A Short Film About Love
(Kino/Pixi, 1988), D: Krzysztof Kieslowski, w/ Grazyna Szapolowska, Olaf Lubaszenko. Rating: NNNNN
A Short Film About Killing
(Kino/Pixi, 1988) D: Krzysztof Kieslowski, w/ Miroslaw Baka, Krzysztof Globisz. Rating: NNNNN
These two films are pendants to Kieslowski's magisterial Dekalog, expansions and reworkings of episodes five and six, and previously unavailable on North American video. These are great films, the first an exploration of obsession rather than love, the second the story of two men and two pieces of rope, featuring an endless and almost unwatchably brutal murder scene. Highest recommendation. Kieslowski may be the most imposing figure on the cinematic landscape of the last 20 years, and these are emotionally wrenching examples of his work. The DVDs have been licensed by Kino from MK2 in France, so the extras are all in French with English subtitles. They include a good assortment of interviews with Kieslowski's collaborators and friends, theatrical trailers and some of the director's shorts for good measure. Now, if we can just get Paramount to reissue The Double Life Of Veronique.
EXTRAS Interviews, short films, trailers. Polish with English subtitles.
The Legacy Collection: Frankenstein/Dracula/The Wolf Man
(Universal, 1931-1946) w/ Boris Karloff, Bela Lugosi, Lon Chaney Jr. Three two-disc sets. Rating: NNNN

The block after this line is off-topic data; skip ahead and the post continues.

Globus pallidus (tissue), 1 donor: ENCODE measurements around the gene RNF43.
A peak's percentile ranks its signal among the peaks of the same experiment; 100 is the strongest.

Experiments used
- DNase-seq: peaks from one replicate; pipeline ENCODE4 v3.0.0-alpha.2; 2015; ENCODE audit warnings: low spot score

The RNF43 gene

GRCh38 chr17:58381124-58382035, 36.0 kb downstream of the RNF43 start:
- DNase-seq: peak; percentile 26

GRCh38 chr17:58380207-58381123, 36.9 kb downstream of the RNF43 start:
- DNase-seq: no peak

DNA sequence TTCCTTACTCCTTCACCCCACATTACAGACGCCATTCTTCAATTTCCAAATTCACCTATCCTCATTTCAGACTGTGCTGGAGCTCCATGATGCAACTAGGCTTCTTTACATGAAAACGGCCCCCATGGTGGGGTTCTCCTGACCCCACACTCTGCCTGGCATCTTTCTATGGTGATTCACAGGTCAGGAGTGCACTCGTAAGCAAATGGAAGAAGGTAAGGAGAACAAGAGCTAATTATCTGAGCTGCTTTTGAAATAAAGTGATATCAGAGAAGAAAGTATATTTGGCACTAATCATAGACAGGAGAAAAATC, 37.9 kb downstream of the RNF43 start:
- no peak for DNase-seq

One good thing that's come from Stephen Sommers's Van Helsing is that it's inspired Universal Home Video to issue this trio of two-disc sets of films that represent the core of its classic horror library. It includes five films each for Frankenstein and Dracula, four for The Wolf Man, including a beautiful restoration of The Bride Of Frankenstein, the Spanish version of Dracula, shot on Dracula's sets with a different director and cast, the great monster mash combos of the early 40s, House Of Frankenstein and House Of Dracula, and WereWolf Of London. Plus making-of documentaries, commentaries, original trailers and little goodies like Philip Glass's new Dracula score as an alternative soundtrack to the original film.
The collections are not flawless. The scratchy print of Frankenstein could have been easily repaired in this age of digital restoration, and, for the nitpicky, Dracula's death scene uses the alternate, three off-screen hammer blows that match the Glass opera, not the theatrical original single blow. And was it not possible to reconstruct James Whale's original Bride, the one that he made before the industry censors got hold of it?
Still, any horror fan will want these collections, not to mention any fan of great Hollywood art direction. It's especially fun to watch the sets travel from film to film - the original Dracula sets may be the most recycled Hollywood sets this side of Citizen Kane.
EXTRAS Dracula: Spanish Dracula, Dracula's Daughter, Son Of Dracula, House Of Dracula, Philip Glass alternate score, critical documentary on Dracula, making-of documentary, original theatrical trailers for all films, photo and poster galleries.
Frankenstein: Frankenstein, Bride Of Frankenstein, Son Of Frankenstein, Ghost Of Frankenstein, House Of Frankenstein. New making-of documentaries and critical commentaries on Frankenstein and Bride, original theatrical trailers for all films and the 1938 and 1951 reissue trailers for Frankenstein, production and poster galleries.
The Wolf Man: Frankenstein Meets The Wolf Man, WereWolf Of London, She-Wolf Of London, commentary on Wolf Man, making-of documentary. All films English with English captions, French and Spanish subtitles, except for the Spanish Dracula, of course, which has English and French subtitles.